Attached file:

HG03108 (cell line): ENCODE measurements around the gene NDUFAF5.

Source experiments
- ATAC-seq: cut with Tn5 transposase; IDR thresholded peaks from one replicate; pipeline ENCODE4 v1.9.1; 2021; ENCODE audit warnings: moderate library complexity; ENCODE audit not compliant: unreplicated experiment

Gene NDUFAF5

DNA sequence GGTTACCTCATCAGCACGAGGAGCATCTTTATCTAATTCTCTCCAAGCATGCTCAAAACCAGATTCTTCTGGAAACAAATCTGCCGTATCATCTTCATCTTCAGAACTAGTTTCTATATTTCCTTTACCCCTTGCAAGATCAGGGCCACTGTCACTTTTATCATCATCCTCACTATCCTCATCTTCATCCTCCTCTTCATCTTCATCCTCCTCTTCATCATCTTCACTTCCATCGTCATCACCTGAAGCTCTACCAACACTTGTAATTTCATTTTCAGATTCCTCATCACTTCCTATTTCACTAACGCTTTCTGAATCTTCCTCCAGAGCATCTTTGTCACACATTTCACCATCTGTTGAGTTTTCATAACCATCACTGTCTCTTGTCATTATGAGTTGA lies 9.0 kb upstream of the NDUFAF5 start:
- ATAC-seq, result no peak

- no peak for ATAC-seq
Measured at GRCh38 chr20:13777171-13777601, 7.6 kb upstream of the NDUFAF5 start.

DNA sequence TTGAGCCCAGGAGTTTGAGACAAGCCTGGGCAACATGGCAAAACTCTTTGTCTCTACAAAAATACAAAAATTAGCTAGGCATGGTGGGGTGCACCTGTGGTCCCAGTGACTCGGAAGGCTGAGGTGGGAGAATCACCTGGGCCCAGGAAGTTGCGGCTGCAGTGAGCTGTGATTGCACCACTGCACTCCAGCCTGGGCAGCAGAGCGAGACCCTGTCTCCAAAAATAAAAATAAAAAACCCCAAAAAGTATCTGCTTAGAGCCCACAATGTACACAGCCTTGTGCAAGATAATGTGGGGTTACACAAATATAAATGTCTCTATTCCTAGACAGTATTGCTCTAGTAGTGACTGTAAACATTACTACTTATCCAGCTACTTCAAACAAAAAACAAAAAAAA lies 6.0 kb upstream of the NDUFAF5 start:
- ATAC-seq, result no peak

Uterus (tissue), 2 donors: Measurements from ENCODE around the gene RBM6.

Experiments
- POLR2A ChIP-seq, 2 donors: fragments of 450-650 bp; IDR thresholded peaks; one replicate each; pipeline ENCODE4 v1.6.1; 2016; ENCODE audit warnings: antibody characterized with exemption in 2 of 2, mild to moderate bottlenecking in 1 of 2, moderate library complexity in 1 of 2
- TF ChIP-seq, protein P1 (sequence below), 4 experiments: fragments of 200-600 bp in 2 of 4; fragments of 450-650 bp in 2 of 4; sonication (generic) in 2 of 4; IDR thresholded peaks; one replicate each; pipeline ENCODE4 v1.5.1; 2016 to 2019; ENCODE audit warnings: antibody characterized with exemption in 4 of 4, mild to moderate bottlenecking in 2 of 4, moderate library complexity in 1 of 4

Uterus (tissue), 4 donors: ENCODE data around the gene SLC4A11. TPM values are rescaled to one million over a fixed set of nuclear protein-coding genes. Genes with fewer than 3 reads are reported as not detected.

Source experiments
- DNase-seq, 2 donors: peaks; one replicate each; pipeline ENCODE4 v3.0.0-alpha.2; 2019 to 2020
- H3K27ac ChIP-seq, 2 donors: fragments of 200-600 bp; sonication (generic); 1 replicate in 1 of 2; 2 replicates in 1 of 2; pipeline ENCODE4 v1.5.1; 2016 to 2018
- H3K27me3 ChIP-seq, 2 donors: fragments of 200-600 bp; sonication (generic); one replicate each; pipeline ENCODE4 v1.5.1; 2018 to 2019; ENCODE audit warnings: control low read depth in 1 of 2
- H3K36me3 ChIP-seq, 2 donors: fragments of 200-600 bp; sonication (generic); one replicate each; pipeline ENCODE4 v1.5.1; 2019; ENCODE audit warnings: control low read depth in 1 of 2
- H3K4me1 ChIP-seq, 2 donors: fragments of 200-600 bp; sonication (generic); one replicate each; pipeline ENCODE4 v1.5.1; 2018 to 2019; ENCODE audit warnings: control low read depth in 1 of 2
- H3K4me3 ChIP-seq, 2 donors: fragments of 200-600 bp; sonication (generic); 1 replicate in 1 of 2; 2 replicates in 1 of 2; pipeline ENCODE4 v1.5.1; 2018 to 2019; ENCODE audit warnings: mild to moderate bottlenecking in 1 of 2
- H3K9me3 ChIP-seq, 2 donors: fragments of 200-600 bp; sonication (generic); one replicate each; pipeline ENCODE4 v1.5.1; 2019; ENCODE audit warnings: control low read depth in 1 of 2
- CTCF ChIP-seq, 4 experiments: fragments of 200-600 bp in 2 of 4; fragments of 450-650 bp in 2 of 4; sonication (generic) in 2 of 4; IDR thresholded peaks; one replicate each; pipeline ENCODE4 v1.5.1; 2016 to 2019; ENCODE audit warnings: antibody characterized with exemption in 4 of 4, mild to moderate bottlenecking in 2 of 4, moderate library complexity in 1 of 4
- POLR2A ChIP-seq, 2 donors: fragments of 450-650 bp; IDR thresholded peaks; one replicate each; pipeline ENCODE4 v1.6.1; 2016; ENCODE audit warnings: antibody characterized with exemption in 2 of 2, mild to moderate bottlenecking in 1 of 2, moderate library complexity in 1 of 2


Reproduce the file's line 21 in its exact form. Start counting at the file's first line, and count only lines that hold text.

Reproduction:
- H3K4me1 ChIP-seq, 2 donors: fragments of 200-600 bp; sonication (generic); one replicate each; pipeline ENCODE4 v1.5.1; 2018 to 2019; ENCODE audit warnings: control low read depth in 1 of 2